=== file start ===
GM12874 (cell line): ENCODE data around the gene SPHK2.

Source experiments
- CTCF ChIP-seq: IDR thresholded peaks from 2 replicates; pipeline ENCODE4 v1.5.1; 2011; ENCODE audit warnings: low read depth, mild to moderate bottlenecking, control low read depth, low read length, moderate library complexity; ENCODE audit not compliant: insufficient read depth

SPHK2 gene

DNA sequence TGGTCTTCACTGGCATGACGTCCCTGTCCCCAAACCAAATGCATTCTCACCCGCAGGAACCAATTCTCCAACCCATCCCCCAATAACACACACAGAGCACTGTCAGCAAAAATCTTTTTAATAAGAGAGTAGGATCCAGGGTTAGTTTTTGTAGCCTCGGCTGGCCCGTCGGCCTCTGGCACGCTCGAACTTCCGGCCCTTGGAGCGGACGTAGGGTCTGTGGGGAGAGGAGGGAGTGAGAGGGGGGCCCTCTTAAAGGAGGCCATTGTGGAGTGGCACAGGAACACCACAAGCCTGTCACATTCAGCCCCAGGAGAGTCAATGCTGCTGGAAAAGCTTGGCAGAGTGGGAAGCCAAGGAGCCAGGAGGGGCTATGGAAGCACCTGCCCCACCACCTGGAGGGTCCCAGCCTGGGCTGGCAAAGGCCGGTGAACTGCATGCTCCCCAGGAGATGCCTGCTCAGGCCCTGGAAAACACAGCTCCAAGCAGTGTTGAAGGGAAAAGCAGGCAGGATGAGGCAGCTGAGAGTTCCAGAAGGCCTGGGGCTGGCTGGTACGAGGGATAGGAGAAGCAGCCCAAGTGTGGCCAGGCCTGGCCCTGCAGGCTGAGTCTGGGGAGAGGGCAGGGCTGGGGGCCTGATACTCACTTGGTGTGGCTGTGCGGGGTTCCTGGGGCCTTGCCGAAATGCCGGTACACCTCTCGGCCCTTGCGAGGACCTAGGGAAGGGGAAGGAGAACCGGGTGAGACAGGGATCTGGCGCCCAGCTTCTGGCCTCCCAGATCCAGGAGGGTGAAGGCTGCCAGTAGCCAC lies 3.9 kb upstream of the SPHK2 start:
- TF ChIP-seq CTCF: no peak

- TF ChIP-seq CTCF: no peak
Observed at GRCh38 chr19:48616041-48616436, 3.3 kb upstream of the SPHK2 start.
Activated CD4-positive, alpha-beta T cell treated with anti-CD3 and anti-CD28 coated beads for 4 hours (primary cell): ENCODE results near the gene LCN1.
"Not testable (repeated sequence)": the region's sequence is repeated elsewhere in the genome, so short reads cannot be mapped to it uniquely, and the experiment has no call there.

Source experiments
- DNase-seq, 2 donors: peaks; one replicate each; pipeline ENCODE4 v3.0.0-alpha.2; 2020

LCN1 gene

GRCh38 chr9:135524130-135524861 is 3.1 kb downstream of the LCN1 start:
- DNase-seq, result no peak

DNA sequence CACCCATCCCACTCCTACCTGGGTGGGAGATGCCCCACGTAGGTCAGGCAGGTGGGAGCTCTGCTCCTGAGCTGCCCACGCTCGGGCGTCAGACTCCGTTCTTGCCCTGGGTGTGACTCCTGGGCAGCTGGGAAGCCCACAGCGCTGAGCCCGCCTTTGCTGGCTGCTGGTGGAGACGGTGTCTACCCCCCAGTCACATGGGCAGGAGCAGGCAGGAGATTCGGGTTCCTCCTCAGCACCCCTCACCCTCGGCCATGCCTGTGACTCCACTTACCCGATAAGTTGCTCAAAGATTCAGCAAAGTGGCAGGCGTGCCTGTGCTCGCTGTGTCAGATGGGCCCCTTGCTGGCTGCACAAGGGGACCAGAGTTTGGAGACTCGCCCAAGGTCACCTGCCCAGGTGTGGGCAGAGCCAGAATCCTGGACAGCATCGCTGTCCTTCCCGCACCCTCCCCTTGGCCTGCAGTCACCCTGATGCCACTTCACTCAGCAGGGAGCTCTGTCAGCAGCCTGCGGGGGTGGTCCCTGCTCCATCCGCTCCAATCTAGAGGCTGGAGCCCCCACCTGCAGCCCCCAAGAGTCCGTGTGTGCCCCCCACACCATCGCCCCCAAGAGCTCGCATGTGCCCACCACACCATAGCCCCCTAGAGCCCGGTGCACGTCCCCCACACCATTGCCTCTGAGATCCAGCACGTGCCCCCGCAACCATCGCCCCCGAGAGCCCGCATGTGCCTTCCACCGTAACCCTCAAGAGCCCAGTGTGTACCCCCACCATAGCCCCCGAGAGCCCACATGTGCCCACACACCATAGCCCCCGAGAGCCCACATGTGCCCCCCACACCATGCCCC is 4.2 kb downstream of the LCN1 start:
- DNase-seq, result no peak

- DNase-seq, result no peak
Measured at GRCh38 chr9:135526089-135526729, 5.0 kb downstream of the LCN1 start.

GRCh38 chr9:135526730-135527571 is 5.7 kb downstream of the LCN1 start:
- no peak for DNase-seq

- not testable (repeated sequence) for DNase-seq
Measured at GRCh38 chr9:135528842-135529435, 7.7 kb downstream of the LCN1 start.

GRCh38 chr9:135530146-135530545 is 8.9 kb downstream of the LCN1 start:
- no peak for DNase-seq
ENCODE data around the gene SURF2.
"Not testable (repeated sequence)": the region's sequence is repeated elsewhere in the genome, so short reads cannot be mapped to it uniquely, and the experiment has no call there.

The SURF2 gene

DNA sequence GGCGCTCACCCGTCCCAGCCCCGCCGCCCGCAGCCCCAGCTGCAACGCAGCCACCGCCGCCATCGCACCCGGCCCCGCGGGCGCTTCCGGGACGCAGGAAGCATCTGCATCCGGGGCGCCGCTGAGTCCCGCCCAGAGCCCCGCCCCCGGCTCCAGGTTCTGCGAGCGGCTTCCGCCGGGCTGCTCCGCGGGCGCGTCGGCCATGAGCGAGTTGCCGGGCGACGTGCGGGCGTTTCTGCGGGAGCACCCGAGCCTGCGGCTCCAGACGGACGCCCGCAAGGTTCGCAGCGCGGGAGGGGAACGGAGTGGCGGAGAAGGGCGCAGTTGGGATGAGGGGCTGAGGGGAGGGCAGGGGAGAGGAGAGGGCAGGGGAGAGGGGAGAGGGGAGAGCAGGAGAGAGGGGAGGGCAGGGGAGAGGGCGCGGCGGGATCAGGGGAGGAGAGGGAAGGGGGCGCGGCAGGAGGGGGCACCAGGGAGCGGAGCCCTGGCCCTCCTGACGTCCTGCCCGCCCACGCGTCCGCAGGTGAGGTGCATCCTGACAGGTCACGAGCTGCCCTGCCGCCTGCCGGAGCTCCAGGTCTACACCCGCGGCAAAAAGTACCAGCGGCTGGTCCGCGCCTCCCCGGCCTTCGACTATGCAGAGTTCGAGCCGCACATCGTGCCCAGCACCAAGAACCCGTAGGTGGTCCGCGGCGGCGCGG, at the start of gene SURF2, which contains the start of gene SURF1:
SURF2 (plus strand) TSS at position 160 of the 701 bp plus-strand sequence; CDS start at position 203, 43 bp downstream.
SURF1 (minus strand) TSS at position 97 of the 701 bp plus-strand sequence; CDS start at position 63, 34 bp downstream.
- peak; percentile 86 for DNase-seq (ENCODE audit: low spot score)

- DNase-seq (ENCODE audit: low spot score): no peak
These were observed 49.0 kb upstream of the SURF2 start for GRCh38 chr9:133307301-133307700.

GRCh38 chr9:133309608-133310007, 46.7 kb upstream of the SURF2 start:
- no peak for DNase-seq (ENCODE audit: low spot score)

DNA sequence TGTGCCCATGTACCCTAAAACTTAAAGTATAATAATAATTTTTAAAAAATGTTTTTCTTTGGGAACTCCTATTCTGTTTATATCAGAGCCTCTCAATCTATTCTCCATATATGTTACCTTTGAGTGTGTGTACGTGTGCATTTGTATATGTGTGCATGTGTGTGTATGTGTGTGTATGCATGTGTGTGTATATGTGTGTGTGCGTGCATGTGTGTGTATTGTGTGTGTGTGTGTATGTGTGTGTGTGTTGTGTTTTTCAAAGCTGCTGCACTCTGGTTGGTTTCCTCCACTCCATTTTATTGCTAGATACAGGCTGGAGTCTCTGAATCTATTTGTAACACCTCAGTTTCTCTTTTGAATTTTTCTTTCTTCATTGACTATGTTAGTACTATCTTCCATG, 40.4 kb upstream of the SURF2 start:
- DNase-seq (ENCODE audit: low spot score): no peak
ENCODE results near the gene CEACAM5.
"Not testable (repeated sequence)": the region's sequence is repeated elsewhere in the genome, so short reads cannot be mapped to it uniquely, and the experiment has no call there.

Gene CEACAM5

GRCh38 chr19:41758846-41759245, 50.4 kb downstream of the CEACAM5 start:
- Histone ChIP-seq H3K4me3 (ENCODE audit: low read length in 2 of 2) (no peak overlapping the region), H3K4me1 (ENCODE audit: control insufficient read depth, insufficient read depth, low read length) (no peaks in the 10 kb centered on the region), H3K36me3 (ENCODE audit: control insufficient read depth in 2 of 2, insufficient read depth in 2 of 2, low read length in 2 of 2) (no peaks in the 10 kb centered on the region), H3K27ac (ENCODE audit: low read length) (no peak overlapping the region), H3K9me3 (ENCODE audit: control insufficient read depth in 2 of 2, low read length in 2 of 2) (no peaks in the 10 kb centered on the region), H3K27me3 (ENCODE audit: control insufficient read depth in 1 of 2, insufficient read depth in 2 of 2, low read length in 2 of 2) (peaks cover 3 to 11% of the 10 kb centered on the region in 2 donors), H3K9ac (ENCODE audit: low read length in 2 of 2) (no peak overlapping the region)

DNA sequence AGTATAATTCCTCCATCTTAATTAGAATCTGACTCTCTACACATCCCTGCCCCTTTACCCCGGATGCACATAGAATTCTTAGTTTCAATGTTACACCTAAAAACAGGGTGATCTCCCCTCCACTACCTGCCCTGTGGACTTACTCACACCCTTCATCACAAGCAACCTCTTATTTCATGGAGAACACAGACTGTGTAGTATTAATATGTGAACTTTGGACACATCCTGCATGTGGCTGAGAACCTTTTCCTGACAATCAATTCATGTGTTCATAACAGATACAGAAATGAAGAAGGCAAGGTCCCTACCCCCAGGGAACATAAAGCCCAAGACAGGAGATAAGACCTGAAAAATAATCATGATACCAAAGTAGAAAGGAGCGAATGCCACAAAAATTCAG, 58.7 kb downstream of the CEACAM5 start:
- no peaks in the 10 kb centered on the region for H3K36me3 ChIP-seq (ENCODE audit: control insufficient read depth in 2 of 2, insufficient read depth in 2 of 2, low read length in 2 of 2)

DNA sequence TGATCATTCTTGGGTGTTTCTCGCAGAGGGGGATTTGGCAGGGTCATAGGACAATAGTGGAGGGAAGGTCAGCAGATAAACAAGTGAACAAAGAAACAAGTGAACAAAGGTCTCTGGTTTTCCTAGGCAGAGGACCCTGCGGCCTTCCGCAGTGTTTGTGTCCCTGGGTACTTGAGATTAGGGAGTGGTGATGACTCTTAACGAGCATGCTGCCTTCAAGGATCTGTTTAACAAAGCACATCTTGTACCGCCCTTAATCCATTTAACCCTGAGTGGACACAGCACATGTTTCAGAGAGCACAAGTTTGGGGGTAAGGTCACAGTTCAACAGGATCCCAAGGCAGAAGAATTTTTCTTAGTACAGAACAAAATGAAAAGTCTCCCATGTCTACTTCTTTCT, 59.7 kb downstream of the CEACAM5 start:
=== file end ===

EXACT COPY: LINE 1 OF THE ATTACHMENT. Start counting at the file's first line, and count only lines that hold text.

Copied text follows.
GM12874 (cell line): ENCODE data around the gene SPHK2.